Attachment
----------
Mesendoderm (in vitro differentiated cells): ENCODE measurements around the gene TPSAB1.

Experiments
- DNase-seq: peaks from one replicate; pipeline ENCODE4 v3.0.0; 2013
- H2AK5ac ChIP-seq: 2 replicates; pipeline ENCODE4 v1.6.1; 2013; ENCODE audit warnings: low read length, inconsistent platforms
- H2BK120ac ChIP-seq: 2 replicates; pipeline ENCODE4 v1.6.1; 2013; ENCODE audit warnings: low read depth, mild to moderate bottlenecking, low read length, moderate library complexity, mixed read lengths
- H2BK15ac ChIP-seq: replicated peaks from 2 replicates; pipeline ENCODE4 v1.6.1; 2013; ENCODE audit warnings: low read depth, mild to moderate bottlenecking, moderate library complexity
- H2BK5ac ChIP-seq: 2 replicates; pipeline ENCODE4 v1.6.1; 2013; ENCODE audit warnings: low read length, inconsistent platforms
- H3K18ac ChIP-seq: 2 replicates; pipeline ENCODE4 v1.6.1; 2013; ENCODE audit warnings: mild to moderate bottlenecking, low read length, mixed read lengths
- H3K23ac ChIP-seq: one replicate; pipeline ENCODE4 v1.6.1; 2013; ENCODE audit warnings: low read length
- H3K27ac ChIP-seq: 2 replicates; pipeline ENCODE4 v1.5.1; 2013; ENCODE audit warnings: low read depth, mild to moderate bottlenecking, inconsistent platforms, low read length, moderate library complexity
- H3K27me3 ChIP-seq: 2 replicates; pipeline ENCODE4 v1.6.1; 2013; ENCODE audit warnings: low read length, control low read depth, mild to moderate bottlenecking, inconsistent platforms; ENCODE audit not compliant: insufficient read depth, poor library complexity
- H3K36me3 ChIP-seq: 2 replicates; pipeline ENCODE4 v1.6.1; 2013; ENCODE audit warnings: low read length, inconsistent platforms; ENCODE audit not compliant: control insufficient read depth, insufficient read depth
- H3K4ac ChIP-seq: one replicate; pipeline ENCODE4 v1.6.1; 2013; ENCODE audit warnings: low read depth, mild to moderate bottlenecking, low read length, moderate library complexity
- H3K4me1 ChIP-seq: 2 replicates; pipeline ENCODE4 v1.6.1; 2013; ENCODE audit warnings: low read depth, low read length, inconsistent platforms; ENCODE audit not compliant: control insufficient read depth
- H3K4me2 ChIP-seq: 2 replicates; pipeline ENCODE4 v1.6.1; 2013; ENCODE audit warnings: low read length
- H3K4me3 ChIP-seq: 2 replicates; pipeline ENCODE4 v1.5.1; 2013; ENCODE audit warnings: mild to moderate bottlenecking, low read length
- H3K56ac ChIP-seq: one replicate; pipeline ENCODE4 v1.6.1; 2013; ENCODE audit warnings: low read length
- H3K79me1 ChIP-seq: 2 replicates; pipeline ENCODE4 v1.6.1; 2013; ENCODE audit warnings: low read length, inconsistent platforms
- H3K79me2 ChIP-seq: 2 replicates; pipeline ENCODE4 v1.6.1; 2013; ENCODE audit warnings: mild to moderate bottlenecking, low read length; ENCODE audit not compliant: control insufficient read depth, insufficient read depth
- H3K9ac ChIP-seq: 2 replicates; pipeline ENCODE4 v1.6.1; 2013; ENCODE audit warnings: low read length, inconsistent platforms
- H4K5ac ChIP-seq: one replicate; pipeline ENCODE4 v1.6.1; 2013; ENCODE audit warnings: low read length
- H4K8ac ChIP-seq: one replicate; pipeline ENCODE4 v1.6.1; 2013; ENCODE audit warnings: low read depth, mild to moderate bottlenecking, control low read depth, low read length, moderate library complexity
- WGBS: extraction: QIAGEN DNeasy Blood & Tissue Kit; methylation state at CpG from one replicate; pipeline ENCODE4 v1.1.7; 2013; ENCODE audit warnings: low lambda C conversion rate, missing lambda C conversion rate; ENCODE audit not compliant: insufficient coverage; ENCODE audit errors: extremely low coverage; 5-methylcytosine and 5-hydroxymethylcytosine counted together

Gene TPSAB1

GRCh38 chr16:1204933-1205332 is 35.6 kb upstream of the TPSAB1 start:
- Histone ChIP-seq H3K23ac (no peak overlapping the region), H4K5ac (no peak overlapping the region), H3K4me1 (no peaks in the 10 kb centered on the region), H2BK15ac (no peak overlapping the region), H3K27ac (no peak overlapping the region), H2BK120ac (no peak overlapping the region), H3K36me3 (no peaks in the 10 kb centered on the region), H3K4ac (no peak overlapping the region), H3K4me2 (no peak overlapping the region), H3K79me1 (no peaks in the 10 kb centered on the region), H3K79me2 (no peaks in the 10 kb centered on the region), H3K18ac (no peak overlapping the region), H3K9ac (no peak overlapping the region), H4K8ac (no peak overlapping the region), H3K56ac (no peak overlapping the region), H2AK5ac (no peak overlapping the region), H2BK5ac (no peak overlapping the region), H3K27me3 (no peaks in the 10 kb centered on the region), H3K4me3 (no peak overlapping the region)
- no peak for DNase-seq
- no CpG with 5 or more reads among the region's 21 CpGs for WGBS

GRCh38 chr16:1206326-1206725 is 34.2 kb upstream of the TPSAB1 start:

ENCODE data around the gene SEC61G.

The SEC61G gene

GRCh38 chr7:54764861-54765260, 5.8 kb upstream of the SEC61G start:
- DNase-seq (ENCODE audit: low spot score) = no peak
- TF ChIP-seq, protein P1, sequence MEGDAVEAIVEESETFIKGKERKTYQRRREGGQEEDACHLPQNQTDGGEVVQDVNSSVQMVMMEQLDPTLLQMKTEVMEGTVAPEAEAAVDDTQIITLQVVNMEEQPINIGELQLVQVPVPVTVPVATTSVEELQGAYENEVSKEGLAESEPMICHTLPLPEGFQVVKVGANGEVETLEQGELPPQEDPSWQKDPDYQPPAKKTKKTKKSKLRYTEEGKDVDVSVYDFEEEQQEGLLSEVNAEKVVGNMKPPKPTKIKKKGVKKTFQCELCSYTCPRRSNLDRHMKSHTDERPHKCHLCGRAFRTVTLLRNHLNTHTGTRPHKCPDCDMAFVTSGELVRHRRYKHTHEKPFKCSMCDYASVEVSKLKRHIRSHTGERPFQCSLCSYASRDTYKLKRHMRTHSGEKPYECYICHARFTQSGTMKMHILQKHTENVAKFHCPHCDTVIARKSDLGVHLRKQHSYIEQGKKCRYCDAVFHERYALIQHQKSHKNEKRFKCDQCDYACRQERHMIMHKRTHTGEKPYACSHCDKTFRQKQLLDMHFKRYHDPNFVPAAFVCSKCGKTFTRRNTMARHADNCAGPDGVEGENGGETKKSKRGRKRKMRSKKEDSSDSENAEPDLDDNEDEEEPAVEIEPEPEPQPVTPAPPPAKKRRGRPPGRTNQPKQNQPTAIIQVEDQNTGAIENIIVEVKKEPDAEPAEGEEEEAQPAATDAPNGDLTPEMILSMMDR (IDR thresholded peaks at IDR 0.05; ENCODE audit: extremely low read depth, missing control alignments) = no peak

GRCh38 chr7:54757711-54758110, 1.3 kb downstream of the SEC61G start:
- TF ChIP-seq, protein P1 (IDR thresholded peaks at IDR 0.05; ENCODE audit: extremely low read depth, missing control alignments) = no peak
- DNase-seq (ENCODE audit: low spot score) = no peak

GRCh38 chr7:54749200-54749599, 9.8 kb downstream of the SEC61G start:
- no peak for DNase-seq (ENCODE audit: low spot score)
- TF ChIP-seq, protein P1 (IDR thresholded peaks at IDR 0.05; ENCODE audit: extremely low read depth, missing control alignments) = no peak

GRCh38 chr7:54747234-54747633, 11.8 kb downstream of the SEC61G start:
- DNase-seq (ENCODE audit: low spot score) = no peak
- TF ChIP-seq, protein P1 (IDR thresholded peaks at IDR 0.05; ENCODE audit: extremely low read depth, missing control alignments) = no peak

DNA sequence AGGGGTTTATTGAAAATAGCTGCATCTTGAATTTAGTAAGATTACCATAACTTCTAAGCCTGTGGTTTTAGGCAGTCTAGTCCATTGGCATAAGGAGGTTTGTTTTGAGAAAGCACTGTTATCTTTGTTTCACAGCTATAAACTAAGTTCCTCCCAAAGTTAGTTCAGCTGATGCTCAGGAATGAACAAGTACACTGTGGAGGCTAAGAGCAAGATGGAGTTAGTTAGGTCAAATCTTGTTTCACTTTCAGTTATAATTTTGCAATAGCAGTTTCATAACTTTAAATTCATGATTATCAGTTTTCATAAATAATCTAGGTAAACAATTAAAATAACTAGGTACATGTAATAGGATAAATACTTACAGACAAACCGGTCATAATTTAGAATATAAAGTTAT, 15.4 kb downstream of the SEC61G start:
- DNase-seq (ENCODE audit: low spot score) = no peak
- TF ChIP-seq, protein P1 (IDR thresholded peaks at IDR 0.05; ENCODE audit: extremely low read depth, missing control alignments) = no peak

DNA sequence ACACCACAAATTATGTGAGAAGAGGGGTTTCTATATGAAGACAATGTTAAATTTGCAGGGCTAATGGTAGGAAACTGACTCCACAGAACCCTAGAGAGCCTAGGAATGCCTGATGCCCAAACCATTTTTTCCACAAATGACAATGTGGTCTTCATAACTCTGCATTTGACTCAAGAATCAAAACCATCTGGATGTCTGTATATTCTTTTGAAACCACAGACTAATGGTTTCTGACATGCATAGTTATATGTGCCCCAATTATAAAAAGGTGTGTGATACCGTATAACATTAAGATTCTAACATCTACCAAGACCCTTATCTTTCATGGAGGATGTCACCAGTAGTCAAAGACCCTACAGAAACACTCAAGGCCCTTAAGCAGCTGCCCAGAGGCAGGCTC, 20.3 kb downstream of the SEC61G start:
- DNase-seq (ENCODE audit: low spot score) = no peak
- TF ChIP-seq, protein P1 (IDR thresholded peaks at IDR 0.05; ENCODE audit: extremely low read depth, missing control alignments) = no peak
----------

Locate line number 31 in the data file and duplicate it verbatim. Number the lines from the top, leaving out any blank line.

The SEC61G gene